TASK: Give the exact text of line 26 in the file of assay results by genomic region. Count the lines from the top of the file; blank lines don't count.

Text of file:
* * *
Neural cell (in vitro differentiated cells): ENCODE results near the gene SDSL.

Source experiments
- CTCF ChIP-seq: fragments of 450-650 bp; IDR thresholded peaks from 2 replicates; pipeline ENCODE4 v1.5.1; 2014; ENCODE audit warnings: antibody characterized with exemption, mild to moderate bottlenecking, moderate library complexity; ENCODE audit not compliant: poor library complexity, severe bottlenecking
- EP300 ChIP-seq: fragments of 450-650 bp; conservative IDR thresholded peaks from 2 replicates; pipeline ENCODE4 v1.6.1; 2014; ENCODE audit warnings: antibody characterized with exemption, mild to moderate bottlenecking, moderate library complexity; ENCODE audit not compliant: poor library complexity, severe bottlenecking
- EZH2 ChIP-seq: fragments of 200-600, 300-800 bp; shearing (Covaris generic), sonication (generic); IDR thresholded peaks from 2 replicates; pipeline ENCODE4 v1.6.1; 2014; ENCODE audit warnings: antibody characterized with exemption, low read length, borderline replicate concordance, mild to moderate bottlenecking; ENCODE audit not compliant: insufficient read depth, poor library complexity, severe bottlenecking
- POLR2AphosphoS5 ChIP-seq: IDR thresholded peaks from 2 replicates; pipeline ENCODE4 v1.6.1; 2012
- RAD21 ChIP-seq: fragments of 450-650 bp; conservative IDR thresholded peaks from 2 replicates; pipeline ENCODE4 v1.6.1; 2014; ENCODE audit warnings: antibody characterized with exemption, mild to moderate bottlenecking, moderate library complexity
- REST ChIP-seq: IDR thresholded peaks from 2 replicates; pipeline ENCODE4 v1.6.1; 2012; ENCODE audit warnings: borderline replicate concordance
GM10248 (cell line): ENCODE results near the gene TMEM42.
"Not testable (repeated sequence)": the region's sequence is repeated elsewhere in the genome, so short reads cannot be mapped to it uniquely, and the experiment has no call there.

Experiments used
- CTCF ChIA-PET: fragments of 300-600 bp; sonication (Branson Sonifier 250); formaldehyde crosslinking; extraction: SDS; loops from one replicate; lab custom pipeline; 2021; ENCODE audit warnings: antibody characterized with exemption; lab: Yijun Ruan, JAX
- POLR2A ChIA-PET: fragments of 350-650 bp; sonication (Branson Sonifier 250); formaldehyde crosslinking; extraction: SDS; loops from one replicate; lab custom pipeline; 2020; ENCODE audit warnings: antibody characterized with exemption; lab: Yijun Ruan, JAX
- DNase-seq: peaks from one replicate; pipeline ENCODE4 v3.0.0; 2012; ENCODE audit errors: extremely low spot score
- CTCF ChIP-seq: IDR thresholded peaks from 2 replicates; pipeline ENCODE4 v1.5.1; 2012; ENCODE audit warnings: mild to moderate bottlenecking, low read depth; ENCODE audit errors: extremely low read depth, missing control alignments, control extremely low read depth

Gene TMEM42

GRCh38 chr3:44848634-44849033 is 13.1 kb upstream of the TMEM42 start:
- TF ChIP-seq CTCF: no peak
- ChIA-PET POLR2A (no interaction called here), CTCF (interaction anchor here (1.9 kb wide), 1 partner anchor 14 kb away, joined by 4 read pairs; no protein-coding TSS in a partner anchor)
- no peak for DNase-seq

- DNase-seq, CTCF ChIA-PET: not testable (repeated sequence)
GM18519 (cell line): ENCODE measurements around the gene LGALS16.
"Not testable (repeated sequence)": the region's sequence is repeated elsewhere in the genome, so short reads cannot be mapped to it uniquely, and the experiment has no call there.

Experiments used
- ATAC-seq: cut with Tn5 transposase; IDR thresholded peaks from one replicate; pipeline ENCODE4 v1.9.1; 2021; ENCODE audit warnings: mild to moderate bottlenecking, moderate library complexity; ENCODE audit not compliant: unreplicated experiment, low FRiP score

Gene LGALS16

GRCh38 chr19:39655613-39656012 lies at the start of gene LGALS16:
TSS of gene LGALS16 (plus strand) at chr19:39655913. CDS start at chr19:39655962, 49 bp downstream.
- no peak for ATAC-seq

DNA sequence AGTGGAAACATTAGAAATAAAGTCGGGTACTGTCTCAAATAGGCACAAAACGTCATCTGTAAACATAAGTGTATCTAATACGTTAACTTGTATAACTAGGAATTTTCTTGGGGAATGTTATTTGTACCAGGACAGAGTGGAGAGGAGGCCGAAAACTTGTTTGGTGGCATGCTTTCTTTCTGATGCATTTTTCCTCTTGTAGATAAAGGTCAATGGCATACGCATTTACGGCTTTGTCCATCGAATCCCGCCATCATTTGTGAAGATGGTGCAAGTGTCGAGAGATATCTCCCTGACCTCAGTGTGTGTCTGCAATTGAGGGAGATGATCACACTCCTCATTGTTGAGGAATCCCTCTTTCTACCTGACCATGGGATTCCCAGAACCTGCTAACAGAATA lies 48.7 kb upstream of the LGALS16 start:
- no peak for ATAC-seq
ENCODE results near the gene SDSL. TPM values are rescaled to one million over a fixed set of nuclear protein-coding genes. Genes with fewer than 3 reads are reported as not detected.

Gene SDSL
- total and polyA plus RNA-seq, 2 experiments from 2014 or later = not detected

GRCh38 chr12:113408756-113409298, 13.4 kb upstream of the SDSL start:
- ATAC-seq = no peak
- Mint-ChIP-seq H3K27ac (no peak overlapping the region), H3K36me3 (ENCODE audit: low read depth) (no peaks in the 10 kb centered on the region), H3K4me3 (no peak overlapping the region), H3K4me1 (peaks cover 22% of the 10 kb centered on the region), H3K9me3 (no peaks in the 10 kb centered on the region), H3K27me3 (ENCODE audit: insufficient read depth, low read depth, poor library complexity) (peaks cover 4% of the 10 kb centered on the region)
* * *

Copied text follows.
Gene LGALS16